• Take some time to reflect and think. If that means meditating, great, if it means vegetating, great. Just be deliberate about making that part of your day
  • Get back to your reading list or other things you really enjoy doing that you never have time for: Think of what you can do in this situation, and find a way to do it!
  • Limit exposure to television and internet news; choose small windows of time and then find ways to cleanse yourself of any resulting negative feelings or stress

If you are an Antara Member Contact your Health Navigator If:

  • You feel you cannot cope with your symptoms at home
  • Your condition gets worse
  • Any difficulty breathing develops
  • Confusion, inability to communicate properly, or any new symptoms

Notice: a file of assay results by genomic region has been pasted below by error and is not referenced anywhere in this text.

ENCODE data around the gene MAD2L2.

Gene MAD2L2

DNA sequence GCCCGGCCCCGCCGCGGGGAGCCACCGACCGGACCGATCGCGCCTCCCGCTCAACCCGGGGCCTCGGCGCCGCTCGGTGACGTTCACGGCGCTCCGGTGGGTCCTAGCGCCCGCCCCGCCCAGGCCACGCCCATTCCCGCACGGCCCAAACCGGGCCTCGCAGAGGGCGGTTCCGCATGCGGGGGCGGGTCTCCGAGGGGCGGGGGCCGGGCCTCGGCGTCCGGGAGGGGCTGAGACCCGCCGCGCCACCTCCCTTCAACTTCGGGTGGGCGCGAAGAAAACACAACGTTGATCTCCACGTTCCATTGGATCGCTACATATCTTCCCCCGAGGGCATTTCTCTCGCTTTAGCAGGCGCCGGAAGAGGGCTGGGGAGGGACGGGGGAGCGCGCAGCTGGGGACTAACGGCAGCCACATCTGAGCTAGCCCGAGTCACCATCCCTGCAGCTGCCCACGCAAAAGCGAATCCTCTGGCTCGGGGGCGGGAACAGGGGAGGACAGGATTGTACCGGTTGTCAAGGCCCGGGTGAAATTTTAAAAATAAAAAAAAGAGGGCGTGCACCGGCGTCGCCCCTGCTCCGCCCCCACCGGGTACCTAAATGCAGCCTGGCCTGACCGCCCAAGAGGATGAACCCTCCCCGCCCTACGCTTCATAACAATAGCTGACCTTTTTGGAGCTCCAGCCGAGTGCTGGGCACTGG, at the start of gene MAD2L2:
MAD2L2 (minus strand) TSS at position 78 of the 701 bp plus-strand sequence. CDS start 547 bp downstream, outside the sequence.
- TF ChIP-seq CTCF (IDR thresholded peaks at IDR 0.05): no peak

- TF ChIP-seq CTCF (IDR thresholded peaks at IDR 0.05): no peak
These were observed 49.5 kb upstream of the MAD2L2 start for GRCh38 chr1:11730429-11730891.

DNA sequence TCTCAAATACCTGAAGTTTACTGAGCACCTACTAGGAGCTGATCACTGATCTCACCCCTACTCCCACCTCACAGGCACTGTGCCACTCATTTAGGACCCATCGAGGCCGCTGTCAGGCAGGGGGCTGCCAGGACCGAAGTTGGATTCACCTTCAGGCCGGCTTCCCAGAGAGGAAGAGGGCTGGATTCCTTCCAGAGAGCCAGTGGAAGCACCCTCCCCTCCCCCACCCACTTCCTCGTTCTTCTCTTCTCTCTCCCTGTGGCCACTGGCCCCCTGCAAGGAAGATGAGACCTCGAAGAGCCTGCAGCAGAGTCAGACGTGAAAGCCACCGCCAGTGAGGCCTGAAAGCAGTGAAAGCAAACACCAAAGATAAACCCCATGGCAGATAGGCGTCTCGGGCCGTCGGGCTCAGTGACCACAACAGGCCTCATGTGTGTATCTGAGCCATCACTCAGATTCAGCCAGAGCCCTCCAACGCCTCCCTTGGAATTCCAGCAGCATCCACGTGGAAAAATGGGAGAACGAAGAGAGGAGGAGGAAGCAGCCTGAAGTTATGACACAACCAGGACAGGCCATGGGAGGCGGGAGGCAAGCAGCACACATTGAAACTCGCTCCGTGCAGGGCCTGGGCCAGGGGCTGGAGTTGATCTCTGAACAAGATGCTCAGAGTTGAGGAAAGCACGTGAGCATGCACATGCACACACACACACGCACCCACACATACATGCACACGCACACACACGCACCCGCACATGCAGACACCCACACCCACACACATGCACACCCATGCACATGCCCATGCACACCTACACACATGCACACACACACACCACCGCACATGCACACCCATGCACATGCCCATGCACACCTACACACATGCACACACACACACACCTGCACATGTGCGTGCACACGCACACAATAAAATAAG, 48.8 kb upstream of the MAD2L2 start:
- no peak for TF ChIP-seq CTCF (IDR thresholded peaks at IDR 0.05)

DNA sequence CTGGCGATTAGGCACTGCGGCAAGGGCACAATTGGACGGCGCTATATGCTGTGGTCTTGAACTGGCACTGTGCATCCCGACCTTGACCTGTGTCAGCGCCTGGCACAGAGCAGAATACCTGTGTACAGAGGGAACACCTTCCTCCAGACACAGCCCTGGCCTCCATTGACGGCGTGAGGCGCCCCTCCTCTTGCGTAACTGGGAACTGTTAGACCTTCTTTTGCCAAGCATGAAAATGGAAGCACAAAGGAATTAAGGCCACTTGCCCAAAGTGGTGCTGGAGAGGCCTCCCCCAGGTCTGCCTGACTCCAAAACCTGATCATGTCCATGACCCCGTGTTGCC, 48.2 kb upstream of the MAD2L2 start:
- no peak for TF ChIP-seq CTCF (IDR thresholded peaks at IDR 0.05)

If you are NOT an Antara Member call the emergency hotline if:

  • You feel you cannot cope with your symptoms at home
  • Your condition gets worse
  • Any difficulty breathing develops
  • Confusion, inability to communicate properly, or any new symptoms
  • Your symptoms do not start to improve after 7 days


+254 729 471 414

+254 732 353 535

TOLL FREE at 0800 721 316


  • Things will get better eventually, and go back to normal; the world is NOT collapsing (don’t go “catastrophic”).
  • Most people are good, and people are going to persevere and help each other
  • You’re tough; you’ve overcome challenges before — this is a new one
  • This is a particularly strange and unprecedented situation; a little humor can help
  • If you’re having obsessive or compulsive thoughts related to the virus or the broader uncertainty, wash your hands ONCE.  Then remind yourself that anxiety is normal in this scenario. But remember that the mind also can also play tricks on us. So try to breathe and move the internal discussion on to something better. 
  • Live in the moment — think about today, less about the next three days, even less about next week. And limit thinking about the next few months or years, for the time being.